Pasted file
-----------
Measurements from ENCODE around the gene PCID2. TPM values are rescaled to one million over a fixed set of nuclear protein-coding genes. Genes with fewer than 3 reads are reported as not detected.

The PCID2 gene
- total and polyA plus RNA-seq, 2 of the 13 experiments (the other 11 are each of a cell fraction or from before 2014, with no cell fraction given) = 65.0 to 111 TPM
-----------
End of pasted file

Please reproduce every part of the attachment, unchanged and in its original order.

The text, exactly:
Measurements from ENCODE around the gene PCID2. TPM values are rescaled to one million over a fixed set of nuclear protein-coding genes. Genes with fewer than 3 reads are reported as not detected.

The PCID2 gene
- total and polyA plus RNA-seq, 2 of the 13 experiments (the other 11 are each of a cell fraction or from before 2014, with no cell fraction given) = 65.0 to 111 TPM